The government on Wednesday maintained its lackluster view of the economy, restating that it has weakened but refraining from indicating whether this signals an end to recovery signs that have been observed in some areas.
“While movements of an incipient recovery can continue to be seen in some areas of the economy, the (overall) state of the economy has weakened somewhat,” the Cabinet Office said in a February report, leaving its January view intact.
It is the first time in four months that the government left its view unchanged from the preceding month. In January, the office downgraded its economic assessment for the third straight month, citing slower production activities.
It left the February view unchanged apparently due to contrary developments in key economic factors — a downward move in personal consumption and an improvement in business investment.
The government also upheld expectations that a continued recovery in the U.S. economy will help put Japan on a nascent recovery track, while remaining concerned about such risk factors as a U.S.-led war with Iraq and weakening consumer sentiment at home.
“As for short-term prospects, the economy is expected to move toward an incipient recovery if the recovery in the U.S. and other economies is sustained,” the report says.
“On the other hand, there are concerns that the uncertainty surrounding the future of the world economy and the weakening of consumer confidence may still exert downward pressure on final demand” and further depress the economy.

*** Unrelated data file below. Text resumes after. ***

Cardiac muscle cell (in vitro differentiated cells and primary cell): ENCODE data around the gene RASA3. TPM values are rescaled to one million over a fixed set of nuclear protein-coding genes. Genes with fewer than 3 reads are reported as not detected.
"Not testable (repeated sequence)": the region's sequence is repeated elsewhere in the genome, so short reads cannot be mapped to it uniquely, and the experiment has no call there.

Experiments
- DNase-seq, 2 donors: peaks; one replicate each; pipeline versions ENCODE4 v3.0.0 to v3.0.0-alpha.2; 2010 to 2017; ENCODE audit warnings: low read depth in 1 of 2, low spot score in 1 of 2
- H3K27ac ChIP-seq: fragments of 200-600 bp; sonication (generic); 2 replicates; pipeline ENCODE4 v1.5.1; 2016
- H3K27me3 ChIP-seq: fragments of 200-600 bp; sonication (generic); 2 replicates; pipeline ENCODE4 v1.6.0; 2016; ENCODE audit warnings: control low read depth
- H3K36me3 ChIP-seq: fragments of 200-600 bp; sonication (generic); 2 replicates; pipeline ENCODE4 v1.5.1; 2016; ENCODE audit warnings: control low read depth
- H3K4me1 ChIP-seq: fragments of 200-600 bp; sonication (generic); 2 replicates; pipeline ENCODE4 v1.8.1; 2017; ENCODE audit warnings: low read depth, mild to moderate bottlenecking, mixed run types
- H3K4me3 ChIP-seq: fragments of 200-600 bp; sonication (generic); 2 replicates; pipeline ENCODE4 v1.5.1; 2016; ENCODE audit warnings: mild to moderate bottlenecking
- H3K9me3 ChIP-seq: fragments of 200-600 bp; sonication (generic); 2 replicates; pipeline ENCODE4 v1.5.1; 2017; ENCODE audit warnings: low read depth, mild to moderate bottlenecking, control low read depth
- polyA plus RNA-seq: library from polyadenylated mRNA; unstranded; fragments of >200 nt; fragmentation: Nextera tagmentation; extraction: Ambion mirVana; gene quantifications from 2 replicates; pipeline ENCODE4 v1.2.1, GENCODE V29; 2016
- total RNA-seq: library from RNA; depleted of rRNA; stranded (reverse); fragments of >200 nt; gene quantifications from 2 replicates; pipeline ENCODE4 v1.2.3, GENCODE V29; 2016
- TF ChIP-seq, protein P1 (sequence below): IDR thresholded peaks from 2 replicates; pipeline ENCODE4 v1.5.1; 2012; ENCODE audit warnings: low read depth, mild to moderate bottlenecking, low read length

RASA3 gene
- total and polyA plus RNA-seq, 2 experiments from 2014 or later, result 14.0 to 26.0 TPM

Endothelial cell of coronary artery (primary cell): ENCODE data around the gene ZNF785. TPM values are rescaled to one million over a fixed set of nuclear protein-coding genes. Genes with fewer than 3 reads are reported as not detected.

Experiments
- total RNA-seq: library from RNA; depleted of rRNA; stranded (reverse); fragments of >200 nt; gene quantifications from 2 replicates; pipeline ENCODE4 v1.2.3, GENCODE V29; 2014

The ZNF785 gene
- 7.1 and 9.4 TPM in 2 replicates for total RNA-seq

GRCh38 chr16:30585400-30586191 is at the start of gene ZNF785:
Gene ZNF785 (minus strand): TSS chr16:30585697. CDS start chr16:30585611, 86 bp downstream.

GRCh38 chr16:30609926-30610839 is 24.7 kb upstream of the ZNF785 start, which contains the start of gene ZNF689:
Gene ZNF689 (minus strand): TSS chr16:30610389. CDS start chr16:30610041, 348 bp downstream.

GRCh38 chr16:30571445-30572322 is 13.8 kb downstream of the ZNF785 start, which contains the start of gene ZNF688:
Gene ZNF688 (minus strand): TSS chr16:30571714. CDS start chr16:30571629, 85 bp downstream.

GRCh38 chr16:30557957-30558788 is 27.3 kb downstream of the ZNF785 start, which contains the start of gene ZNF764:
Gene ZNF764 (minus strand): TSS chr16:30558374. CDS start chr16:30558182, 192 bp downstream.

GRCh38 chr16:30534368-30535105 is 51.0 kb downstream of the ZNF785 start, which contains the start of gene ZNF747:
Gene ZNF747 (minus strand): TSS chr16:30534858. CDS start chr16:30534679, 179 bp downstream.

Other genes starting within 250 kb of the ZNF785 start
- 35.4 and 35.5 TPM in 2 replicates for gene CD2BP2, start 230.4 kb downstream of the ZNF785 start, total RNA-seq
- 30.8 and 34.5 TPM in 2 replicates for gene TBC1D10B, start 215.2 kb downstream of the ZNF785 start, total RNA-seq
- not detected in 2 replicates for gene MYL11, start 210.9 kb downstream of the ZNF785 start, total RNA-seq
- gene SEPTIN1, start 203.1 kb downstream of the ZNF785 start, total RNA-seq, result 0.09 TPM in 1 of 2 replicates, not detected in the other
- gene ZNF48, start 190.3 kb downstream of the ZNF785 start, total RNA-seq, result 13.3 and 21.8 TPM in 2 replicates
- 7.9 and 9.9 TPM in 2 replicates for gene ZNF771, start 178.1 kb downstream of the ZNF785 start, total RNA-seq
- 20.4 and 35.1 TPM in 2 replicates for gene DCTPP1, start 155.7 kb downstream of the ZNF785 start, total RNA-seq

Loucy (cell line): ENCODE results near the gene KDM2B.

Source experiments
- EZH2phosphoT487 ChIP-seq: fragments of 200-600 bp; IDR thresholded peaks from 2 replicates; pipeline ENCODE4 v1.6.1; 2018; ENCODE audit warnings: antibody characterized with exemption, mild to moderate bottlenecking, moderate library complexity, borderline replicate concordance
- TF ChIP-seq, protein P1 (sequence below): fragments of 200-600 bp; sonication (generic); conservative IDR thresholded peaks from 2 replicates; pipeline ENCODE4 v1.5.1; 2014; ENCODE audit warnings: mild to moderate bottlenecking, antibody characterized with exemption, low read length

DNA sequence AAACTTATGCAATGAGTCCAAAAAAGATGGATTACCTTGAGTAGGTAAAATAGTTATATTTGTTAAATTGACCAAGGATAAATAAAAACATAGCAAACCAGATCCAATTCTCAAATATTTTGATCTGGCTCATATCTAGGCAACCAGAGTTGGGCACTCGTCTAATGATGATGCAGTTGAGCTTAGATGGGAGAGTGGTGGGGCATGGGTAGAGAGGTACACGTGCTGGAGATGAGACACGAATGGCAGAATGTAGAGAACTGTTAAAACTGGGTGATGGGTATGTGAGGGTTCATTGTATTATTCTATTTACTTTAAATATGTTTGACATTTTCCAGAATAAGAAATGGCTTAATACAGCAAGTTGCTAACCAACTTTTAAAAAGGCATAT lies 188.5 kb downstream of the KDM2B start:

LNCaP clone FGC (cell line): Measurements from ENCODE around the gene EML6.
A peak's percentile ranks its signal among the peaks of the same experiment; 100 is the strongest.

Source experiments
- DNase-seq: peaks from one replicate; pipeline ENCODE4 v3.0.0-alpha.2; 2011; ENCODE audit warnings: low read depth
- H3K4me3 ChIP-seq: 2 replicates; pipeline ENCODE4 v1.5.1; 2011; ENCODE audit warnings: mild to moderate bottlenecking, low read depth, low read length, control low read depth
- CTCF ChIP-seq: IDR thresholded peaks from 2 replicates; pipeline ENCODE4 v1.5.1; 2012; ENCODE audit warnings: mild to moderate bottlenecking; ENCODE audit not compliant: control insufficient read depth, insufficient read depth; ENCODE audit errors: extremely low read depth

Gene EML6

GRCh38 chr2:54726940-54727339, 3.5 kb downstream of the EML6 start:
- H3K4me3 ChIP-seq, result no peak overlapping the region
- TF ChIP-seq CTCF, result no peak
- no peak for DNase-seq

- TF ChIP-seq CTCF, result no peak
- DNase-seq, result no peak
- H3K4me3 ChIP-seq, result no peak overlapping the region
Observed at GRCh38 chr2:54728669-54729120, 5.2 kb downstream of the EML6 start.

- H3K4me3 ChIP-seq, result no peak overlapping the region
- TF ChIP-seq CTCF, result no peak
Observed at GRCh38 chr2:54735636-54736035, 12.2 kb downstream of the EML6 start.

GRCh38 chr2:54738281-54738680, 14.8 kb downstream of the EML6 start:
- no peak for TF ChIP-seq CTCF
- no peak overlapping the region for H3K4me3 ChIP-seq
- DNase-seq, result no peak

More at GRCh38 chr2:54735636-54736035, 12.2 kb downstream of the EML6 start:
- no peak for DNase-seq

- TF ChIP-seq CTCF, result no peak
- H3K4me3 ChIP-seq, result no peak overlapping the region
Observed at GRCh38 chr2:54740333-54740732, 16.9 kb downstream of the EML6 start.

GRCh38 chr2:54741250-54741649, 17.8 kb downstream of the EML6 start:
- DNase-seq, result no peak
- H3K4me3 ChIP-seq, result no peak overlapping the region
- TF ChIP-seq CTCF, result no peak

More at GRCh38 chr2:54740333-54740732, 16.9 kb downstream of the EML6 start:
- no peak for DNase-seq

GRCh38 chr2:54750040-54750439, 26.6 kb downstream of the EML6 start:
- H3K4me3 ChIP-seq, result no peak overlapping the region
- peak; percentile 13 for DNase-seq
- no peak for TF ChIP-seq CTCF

Regarding personal consumption, the latest report identifies “weak movements” in its generally flat trend.
“While private consumption remains generally flat, weak movements can be seen most recently,” it says.
Jun Saito, a Cabinet Office economist who briefed reporters, attributed the weak consumer activity chiefly to a drop in winter bonuses.
The weakness in final demand may also be reflecting a decline of industrial production, which is seen merely as a temporary downswing, the official said.
“Industrial production has declined somewhat,” the office said, maintaining the view from January.
The report also says exports have flattened. Exports fell a seasonally adjusted 8 percent in December from November, but the longer-term trend remains flat, Saito said.
It goes on to say that domestic prices of corporate goods are “weakening,” a downward revision from the January view that they were flat.
However, it upgraded its view on business investment in facilities and equipment by confirming that it “has bottomed out.”
The view comes from an estimated 0.7 percent fall of the October-December business investment after a seasonally adjusted 3.1 percent climb the previous quarter and a 0.3 percent gain in machinery orders, which indicate investment moves six to nine months ahead, Saito said.
But the bottoming-out is unlikely to lead to an immediate increase in corporate investment, the official added.
Also on the positive side were improved corporate profits and increased job offers, although the employment situation continues to be severe and the jobless rate at its highest point ever, according to the report.
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